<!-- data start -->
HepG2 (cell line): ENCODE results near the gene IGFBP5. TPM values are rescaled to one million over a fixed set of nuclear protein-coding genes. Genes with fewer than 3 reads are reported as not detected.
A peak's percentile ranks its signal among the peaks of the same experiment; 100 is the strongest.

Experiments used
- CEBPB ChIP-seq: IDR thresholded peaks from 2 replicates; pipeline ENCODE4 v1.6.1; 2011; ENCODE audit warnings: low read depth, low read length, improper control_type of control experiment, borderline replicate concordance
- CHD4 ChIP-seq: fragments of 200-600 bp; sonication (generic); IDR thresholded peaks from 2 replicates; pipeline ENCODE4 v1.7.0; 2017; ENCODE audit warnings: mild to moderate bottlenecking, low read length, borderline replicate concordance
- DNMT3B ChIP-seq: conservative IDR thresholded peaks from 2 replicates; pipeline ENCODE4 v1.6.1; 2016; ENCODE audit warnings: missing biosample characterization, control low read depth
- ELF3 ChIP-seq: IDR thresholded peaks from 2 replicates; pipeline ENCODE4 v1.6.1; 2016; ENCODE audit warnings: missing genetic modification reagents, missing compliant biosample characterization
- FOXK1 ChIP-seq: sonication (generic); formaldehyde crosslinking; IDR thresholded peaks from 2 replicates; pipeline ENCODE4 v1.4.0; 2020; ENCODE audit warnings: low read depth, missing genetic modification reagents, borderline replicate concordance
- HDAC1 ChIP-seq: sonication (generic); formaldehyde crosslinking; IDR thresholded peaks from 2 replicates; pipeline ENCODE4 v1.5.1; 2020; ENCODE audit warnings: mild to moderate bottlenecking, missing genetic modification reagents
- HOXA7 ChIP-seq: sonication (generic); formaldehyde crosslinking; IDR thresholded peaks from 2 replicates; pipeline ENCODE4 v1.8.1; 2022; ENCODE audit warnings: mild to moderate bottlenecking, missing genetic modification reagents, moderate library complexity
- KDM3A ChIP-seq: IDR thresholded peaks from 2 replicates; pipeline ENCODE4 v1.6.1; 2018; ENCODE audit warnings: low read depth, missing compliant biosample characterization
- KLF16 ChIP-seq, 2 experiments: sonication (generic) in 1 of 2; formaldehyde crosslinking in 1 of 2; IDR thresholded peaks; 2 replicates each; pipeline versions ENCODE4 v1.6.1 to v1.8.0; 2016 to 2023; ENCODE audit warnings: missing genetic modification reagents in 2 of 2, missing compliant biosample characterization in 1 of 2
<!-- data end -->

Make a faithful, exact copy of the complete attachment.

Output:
HepG2 (cell line): ENCODE results near the gene IGFBP5. TPM values are rescaled to one million over a fixed set of nuclear protein-coding genes. Genes with fewer than 3 reads are reported as not detected.
A peak's percentile ranks its signal among the peaks of the same experiment; 100 is the strongest.

Experiments used
- CEBPB ChIP-seq: IDR thresholded peaks from 2 replicates; pipeline ENCODE4 v1.6.1; 2011; ENCODE audit warnings: low read depth, low read length, improper control_type of control experiment, borderline replicate concordance
- CHD4 ChIP-seq: fragments of 200-600 bp; sonication (generic); IDR thresholded peaks from 2 replicates; pipeline ENCODE4 v1.7.0; 2017; ENCODE audit warnings: mild to moderate bottlenecking, low read length, borderline replicate concordance
- DNMT3B ChIP-seq: conservative IDR thresholded peaks from 2 replicates; pipeline ENCODE4 v1.6.1; 2016; ENCODE audit warnings: missing biosample characterization, control low read depth
- ELF3 ChIP-seq: IDR thresholded peaks from 2 replicates; pipeline ENCODE4 v1.6.1; 2016; ENCODE audit warnings: missing genetic modification reagents, missing compliant biosample characterization
- FOXK1 ChIP-seq: sonication (generic); formaldehyde crosslinking; IDR thresholded peaks from 2 replicates; pipeline ENCODE4 v1.4.0; 2020; ENCODE audit warnings: low read depth, missing genetic modification reagents, borderline replicate concordance
- HDAC1 ChIP-seq: sonication (generic); formaldehyde crosslinking; IDR thresholded peaks from 2 replicates; pipeline ENCODE4 v1.5.1; 2020; ENCODE audit warnings: mild to moderate bottlenecking, missing genetic modification reagents
- HOXA7 ChIP-seq: sonication (generic); formaldehyde crosslinking; IDR thresholded peaks from 2 replicates; pipeline ENCODE4 v1.8.1; 2022; ENCODE audit warnings: mild to moderate bottlenecking, missing genetic modification reagents, moderate library complexity
- KDM3A ChIP-seq: IDR thresholded peaks from 2 replicates; pipeline ENCODE4 v1.6.1; 2018; ENCODE audit warnings: low read depth, missing compliant biosample characterization
- KLF16 ChIP-seq, 2 experiments: sonication (generic) in 1 of 2; formaldehyde crosslinking in 1 of 2; IDR thresholded peaks; 2 replicates each; pipeline versions ENCODE4 v1.6.1 to v1.8.0; 2016 to 2023; ENCODE audit warnings: missing genetic modification reagents in 2 of 2, missing compliant biosample characterization in 1 of 2